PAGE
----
You may have heard the phrase, "eating our own dog food." Especially if you're part of the software world, where it is dearly loved. It refers, of course, to using your own products internally. I've never been particularly fond of the phrase - for one, it doesn't lend itself to any sort of politically correct segue from an opening comment about the Kentucky Derby. More so than that, the phrase seems to imply that there's something, well...unappetizing about your own products. Unless you're a dog, I suppose. But assuming you aren't a dog (okay, well not THAT kind of dog, anyway), eating dog food is probably pretty painful. I'm not planning to test that out myself, but I can tell you that even my own pup isn't shy about expressing her preference for a burger.
Using your own products shouldn't be painful. For a lot of reasons. First and foremost is that you want your employees to have an experience that reflects the positive experience you hope your customers are having. If your employees are frustrated by your software, I'd hate to look at your help desk logs. From a purely selfish marketing perspective, it's tough to evangelize a product that you don't believe in yourself. And it's tough to work for a company whose products you can't get behind.
So what am I getting on about? Well, here at PTC, we use our own products. And they're definitely not dog food. One of the reasons that I'm so excited about Windchill SocialLink is that I'm using it myself, all the time. Especially with the distributed teams I work with - not only across geographies, but across organizations - it's hugely helpful to have central communities where I can share information or ask questions about the products I'm developing campaigns around. I mean, I do more than just write this blog, you know.
But it makes sense that marketing would be well suited to use Windchill SocialLink, right? That we'd have no problem adopting social tools. At least, according to my cross-functional friends, it fits in nicely with our daily agenda of drawing with crayons and updating Facebook (note to my boss in Germany - that was sarcasm, that's not what I do all day, I promise). But it's true, our marketing organization does use social technology as part of our portfolio, so it stands to reason we would be comfortable with other types of social technology. And that's why this story isn't about me.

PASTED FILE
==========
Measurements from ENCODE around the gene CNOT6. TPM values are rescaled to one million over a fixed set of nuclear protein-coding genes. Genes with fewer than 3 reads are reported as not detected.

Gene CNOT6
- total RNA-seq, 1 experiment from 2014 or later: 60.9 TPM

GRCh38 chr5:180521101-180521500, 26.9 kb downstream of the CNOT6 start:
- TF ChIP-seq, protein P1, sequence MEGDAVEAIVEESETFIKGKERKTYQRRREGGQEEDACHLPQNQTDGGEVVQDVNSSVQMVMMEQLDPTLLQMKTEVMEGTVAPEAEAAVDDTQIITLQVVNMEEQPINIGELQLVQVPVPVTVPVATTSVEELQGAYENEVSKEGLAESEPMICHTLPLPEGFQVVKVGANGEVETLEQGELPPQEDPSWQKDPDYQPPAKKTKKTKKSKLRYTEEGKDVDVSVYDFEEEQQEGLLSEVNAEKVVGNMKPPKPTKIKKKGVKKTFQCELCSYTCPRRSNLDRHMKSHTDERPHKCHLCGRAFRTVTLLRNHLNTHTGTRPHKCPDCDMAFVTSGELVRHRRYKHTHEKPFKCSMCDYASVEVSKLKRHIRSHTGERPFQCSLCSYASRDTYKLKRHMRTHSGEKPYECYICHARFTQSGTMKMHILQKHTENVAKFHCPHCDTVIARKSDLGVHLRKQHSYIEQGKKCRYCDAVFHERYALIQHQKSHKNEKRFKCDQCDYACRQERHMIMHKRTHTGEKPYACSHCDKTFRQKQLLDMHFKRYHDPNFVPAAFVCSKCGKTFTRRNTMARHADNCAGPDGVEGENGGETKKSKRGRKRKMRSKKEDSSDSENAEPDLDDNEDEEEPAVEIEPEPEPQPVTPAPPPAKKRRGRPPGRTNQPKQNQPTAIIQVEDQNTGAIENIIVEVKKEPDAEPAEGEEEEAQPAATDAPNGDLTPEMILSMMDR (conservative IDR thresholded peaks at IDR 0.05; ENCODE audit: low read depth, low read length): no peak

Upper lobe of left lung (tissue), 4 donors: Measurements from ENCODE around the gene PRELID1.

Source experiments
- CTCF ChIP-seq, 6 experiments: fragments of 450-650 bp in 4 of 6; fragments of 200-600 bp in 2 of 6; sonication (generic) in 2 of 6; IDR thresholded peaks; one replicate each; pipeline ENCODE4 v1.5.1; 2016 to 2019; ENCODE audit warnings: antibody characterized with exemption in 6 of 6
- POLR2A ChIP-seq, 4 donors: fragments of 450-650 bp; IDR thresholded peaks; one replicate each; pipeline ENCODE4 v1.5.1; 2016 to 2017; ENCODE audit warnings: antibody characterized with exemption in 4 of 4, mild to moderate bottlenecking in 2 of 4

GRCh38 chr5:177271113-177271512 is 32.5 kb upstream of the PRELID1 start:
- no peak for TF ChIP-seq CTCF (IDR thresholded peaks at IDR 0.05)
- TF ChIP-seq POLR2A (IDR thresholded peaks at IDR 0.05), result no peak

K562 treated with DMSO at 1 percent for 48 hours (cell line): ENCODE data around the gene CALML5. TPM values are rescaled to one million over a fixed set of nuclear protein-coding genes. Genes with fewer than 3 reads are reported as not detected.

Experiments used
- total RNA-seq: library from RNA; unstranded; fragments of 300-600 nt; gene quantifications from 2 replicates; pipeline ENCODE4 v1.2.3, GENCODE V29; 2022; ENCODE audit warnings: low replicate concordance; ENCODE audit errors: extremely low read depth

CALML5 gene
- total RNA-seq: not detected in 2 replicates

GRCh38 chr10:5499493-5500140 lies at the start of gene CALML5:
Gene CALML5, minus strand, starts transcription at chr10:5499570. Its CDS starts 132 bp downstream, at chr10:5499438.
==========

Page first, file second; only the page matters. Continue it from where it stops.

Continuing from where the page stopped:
Instead, it's about a group that we typically don't associate with Twitter posts and Facebook updates (although that in itself is a topic for discussion). I'm talking about more than 700 engineers here - and by "here" I mean 12 sites and five time zones - who are using SocialLink to collaborate on the most ambitious development project in company history.
The story of our development of Creo, and use of SocialLink, was published in the Spring issue of Prime magazine. You can read the full article here:
Pretty cool, huh? So in essence, one of our products is making it easier for us to develop another one of our other products. Which gives us a lot of products to be excited about around here.
So with that, I'm off to gather Mint Julep ingredients...and maybe grab some burgers for the grill. I'll leave the dog food for folks in the dog house. You know who you are.